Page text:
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Obersee - François Roffiaen (1820-1898)
Obersee - François Roffiaen (1820-1898) - Paintings & Drawings Style Obersee - François Roffiaen (1820-1898) - Obersee - François Roffiaen (1820-1898) - Antiquités - Obersee - François Roffiaen (1820-1898)
Ref : 109289
5 750 €
Period :
19th century
Artist :
François Roffiaen (1820-1898)
Provenance :
Medium :
Oil on canvas
Dimensions :
L. 31.1 inch X H. 21.06 inch X P. 1.57 inch
Weight :
2 Kg
Paintings & Drawings  - Obersee - François Roffiaen (1820-1898) 19th century - Obersee - François Roffiaen (1820-1898)  - Obersee - François Roffiaen (1820-1898) Antiquités - Obersee - François Roffiaen (1820-1898)
Chastelain & Butes

19th and early 20th-century paintings and sculpture

Obersee - François Roffiaen (1820-1898)

The Watsman, a painted view between Obersee and Koningsee, Upper Bavaria. Study painted in 1856 by François Roffiaen.

François Roffiaen (1820-1898): Biography

François Roffiaen's family on his father's side came from humble beginnings. The men were day laborers, masons, innkeepers or saddlers, and the women were seamstresses or lacemakers.
François Roffiaen was barely three years old when, for unknown reasons, he left to live with his paternal uncle, Joseph-Louis-Augustin, a bookseller in Namur, where he spent, as he himself noted, "the best years of his life" and where he attended the Athénée, as well as the Académie de peinture (1835-1839) under the direction of Ferninand Marinus (1808-1890). His fellow students included Louis Bonet (1822-1894), Jean-Baptiste Kindermans (1821-1876) and Joseph Quinaux (1822-1895).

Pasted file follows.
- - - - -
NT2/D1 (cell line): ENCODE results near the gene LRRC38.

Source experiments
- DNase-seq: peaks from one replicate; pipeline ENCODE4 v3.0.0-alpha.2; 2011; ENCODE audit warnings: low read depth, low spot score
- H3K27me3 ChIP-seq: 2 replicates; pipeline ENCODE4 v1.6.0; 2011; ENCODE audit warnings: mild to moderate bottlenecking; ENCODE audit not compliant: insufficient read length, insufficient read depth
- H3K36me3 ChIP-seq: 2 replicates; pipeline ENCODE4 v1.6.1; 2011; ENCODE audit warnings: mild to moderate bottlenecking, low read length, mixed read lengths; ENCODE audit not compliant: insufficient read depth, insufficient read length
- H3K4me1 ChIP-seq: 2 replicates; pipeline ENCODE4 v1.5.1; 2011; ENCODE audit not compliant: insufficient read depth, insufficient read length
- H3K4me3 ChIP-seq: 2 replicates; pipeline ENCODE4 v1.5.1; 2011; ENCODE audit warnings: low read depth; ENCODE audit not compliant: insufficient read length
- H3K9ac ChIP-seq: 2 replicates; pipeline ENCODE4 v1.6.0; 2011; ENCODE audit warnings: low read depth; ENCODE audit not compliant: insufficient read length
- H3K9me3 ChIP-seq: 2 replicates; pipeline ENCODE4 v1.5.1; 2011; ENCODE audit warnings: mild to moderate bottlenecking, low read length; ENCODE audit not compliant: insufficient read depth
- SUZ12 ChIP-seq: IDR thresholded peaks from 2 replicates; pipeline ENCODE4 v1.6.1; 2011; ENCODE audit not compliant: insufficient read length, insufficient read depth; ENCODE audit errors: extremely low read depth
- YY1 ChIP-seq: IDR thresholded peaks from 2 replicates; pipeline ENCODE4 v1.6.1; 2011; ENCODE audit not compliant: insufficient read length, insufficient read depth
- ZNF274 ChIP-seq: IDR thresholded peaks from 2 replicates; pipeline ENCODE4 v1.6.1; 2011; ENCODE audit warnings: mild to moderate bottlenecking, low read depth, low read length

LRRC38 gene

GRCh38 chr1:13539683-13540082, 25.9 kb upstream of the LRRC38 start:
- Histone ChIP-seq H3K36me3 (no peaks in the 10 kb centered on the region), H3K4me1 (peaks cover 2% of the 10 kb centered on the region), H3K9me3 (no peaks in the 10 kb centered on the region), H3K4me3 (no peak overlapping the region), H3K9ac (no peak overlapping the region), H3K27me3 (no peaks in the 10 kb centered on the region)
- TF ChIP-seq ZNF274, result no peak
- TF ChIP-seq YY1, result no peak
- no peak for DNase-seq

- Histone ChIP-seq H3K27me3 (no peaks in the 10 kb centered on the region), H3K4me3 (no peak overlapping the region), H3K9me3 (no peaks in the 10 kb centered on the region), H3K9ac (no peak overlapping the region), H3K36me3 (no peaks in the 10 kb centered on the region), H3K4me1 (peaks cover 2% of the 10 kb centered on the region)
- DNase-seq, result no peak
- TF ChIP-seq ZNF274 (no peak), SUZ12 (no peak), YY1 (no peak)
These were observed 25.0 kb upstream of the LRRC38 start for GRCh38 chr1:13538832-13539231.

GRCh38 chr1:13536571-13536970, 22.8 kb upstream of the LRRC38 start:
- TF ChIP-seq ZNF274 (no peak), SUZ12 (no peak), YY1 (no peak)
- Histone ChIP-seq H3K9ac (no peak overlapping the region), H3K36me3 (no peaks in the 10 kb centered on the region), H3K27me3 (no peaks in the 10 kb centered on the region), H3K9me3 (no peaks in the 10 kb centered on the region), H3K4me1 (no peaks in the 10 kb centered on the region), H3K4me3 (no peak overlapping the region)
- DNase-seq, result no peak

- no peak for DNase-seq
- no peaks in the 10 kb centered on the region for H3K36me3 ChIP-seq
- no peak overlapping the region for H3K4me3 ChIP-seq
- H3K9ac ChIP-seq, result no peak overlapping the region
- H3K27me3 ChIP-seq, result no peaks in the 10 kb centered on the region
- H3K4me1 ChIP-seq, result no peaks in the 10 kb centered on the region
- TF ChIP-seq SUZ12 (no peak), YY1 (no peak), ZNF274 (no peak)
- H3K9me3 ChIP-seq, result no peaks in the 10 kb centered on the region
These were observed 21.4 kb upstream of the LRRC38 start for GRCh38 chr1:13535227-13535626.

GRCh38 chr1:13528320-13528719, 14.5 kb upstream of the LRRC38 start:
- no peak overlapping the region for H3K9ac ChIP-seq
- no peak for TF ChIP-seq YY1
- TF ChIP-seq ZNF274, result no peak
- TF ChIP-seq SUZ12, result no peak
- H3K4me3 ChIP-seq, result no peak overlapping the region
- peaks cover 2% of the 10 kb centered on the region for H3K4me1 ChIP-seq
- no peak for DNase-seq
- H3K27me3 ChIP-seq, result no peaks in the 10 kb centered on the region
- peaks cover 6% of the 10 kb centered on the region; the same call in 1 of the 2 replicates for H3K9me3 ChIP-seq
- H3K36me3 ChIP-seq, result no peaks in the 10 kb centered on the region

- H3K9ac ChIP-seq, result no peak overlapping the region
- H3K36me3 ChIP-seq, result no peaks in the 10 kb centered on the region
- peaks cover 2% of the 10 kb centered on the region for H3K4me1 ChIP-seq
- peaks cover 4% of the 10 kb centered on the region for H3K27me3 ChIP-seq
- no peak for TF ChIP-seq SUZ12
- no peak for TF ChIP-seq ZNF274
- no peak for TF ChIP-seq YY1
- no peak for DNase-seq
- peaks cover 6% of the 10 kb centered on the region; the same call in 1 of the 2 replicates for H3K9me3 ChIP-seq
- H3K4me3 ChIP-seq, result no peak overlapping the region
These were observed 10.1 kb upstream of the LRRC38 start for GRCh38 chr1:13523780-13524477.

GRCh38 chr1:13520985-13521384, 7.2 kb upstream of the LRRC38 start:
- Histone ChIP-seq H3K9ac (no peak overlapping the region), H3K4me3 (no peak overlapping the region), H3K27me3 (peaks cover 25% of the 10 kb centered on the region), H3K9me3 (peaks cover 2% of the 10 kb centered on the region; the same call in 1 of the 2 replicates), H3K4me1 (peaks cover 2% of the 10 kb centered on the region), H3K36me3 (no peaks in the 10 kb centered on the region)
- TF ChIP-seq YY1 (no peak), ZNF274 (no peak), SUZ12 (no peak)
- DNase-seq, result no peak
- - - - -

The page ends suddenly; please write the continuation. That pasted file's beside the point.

He continued his artistic studies at the Académie de Bruxelles (1839-1842), notably with the famous vedutist François Bossuet (1789-1889), who taught him perspective and was an authority on landscapes and city views. He then attended the Brussels studio of Pierre-Louis Kühnen (1812-1877), a painter from Aachen who specialized in Romantic landscape painting. Roffiaen received an annual grant of 600 francs from the city of Ypres (1841-1845 or 1846). At the same time, he taught drawing at the college in Dinant.
Strongly impressed by the paintings Alexandre Calame (1810 - 1864) sent to the Belgian Salons, François Roffiaen obtained a grant for a stay in Geneva in autumn 1846 and spent six months with the master, before discovering the mountains himself. But the painter also enjoyed depicting the picturesque scenes of the Meuse and Ourthe valleys, the Scottish lochs, discovered in 1862, or the vast expanses of Limburg heather.
Classified as a Romantic painter, the quality of his workmanship, particularly in his monumental large-format paintings, is hyper-realistic, even photographic, with a dazzling finesse of finish. So much so, in fact, that some critics prefer his smaller-format "studies", with their more sensitive, less smooth brushstrokes.
Trained at the Brussels Academy (1839-42), Roffiaen soon signed excellent alpine landscapes and was already taking part in the major international Salons before joining Alexandre Calame.
His works met with great commercial success - particularly in the 1850-60s - and he was commissioned by the aristocracy of Europe and the rest of the world (Shah of Persia).
He enjoyed particular success in Belgium (the Royal House of Belgium), Great Britain and the United States. Queen Victoria asked him to visit Scotland, but the project was cancelled when Prince Albert died.
In 1869, he was made a knight of the Order of Leopold.
Celebrated during his lifetime, he is now being rediscovered. Roffiaen's work is also precise, full of realistic detail and exceptionally sensitive; his brushstrokes are shimmering yet fine, attentive to the path of the sun. Masterpieces that manage the miracle of balance to appear even more grandiose and intimate.

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Chastelain & Butes


19th Century Oil Painting